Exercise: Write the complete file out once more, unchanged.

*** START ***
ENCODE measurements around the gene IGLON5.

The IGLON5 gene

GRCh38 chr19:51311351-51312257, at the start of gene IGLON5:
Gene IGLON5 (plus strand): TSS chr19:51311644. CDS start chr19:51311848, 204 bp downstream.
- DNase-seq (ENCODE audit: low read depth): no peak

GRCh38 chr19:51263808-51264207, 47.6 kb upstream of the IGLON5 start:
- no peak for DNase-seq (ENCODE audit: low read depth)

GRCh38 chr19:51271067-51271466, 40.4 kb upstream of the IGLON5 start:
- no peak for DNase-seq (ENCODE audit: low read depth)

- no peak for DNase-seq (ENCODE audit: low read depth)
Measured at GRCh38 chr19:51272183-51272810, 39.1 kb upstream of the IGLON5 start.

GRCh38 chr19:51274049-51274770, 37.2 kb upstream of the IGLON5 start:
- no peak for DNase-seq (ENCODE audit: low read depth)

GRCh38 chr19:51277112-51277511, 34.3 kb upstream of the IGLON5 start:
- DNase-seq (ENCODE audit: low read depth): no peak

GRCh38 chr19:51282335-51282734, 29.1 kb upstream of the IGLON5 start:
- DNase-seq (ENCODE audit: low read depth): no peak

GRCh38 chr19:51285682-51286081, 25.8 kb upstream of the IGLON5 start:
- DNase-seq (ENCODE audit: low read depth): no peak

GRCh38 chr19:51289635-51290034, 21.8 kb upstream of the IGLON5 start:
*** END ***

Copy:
ENCODE measurements around the gene IGLON5.

The IGLON5 gene

GRCh38 chr19:51311351-51312257, at the start of gene IGLON5:
Gene IGLON5 (plus strand): TSS chr19:51311644. CDS start chr19:51311848, 204 bp downstream.
- DNase-seq (ENCODE audit: low read depth): no peak

GRCh38 chr19:51263808-51264207, 47.6 kb upstream of the IGLON5 start:
- no peak for DNase-seq (ENCODE audit: low read depth)

GRCh38 chr19:51271067-51271466, 40.4 kb upstream of the IGLON5 start:
- no peak for DNase-seq (ENCODE audit: low read depth)

- no peak for DNase-seq (ENCODE audit: low read depth)
Measured at GRCh38 chr19:51272183-51272810, 39.1 kb upstream of the IGLON5 start.

GRCh38 chr19:51274049-51274770, 37.2 kb upstream of the IGLON5 start:
- no peak for DNase-seq (ENCODE audit: low read depth)

GRCh38 chr19:51277112-51277511, 34.3 kb upstream of the IGLON5 start:
- DNase-seq (ENCODE audit: low read depth): no peak

GRCh38 chr19:51282335-51282734, 29.1 kb upstream of the IGLON5 start:
- DNase-seq (ENCODE audit: low read depth): no peak

GRCh38 chr19:51285682-51286081, 25.8 kb upstream of the IGLON5 start:
- DNase-seq (ENCODE audit: low read depth): no peak

GRCh38 chr19:51289635-51290034, 21.8 kb upstream of the IGLON5 start: